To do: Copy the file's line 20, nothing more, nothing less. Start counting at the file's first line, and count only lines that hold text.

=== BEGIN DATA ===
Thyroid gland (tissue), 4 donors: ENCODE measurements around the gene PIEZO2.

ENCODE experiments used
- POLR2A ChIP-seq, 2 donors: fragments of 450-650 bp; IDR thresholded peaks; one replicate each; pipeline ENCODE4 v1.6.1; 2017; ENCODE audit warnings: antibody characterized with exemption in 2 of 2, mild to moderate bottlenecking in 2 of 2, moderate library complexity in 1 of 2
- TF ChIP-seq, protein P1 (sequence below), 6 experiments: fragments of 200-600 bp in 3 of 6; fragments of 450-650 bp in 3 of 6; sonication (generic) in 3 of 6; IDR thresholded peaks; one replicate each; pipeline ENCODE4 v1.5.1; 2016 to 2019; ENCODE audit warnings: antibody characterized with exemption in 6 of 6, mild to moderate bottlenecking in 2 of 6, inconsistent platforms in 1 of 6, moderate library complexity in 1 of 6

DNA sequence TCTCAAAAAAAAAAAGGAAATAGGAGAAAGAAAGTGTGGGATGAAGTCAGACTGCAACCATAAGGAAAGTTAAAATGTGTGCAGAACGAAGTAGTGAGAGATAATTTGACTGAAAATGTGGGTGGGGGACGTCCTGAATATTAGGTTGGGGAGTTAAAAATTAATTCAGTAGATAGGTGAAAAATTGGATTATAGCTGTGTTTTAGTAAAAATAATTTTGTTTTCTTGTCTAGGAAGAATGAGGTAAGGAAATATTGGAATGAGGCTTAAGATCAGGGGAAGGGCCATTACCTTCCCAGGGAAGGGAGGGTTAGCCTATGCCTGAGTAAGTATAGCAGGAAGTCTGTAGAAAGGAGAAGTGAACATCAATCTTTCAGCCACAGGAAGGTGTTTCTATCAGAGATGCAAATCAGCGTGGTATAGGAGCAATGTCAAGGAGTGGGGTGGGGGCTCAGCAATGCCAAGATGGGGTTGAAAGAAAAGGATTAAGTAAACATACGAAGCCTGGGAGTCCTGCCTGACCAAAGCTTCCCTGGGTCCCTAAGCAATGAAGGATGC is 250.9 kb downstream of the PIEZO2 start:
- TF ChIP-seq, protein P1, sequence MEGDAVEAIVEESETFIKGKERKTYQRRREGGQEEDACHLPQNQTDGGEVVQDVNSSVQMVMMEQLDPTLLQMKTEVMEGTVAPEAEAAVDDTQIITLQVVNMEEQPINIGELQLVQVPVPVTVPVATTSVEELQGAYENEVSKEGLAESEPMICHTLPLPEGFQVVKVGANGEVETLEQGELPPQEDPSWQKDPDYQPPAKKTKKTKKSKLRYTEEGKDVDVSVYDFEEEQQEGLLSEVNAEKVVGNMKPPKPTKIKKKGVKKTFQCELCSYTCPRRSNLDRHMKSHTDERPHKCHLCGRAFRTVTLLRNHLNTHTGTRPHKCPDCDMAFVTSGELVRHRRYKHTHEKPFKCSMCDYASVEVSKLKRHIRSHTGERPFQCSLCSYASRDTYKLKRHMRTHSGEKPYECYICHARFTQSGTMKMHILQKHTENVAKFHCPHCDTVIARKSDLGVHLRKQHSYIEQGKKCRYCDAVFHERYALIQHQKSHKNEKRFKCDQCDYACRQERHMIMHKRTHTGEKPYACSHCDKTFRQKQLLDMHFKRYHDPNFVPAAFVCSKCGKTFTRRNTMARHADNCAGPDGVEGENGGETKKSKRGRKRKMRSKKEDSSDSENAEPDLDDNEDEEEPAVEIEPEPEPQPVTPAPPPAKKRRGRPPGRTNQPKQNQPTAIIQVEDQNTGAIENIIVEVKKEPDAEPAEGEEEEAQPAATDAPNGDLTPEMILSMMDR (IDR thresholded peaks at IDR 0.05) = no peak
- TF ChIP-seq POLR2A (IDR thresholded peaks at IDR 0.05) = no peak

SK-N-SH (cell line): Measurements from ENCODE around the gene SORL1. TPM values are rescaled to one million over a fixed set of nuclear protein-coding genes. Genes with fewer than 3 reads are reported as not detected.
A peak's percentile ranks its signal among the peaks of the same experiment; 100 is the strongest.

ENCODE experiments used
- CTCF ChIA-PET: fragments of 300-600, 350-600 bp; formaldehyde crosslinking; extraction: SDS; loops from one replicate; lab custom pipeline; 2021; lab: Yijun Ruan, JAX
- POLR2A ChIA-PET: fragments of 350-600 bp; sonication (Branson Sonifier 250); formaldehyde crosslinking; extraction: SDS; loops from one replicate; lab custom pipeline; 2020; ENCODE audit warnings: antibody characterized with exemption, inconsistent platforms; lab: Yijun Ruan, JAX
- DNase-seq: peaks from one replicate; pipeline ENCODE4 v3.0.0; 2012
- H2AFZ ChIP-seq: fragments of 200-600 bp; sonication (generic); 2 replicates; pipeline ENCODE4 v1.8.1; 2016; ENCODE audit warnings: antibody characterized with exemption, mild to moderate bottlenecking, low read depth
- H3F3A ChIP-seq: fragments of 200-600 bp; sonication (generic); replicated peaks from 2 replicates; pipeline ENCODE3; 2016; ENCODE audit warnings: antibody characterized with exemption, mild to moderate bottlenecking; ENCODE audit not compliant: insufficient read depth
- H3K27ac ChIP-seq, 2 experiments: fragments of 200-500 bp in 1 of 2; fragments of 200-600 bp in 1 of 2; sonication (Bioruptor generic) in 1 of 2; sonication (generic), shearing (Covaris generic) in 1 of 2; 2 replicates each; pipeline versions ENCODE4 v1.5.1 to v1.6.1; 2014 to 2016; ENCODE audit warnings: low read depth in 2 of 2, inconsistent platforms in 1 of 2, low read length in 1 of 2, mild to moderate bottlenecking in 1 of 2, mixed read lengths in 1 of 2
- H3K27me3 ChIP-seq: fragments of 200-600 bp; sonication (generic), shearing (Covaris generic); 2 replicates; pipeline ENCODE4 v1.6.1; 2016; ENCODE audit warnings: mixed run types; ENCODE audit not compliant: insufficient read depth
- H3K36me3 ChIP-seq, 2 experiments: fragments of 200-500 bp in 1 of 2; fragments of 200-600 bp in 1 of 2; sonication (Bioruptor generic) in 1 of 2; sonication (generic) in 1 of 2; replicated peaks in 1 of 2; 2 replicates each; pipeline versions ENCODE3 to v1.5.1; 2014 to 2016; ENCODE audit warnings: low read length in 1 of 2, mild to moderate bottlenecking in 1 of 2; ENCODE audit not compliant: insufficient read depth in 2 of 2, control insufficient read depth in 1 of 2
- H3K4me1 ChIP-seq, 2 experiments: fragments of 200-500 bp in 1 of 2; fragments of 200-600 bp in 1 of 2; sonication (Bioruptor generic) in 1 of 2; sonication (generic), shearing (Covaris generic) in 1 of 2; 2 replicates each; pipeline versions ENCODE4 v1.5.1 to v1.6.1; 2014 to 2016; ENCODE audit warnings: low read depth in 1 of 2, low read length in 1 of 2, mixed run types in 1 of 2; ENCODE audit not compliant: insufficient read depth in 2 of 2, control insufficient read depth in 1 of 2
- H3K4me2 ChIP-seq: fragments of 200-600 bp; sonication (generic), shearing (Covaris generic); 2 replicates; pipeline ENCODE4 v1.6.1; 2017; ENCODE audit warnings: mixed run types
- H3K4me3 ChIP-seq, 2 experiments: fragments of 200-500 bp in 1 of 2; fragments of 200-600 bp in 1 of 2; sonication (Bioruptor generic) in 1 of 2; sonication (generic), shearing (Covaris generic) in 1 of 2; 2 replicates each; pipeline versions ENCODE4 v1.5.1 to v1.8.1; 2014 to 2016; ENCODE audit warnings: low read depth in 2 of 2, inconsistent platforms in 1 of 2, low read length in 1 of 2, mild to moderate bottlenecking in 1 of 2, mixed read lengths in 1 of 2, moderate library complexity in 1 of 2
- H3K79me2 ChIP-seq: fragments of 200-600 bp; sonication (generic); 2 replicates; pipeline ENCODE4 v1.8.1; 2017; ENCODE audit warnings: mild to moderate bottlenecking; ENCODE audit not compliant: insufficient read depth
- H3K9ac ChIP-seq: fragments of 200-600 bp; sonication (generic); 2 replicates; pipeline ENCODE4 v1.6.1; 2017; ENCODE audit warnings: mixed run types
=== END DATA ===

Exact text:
- H3K4me2 ChIP-seq: fragments of 200-600 bp; sonication (generic), shearing (Covaris generic); 2 replicates; pipeline ENCODE4 v1.6.1; 2017; ENCODE audit warnings: mixed run types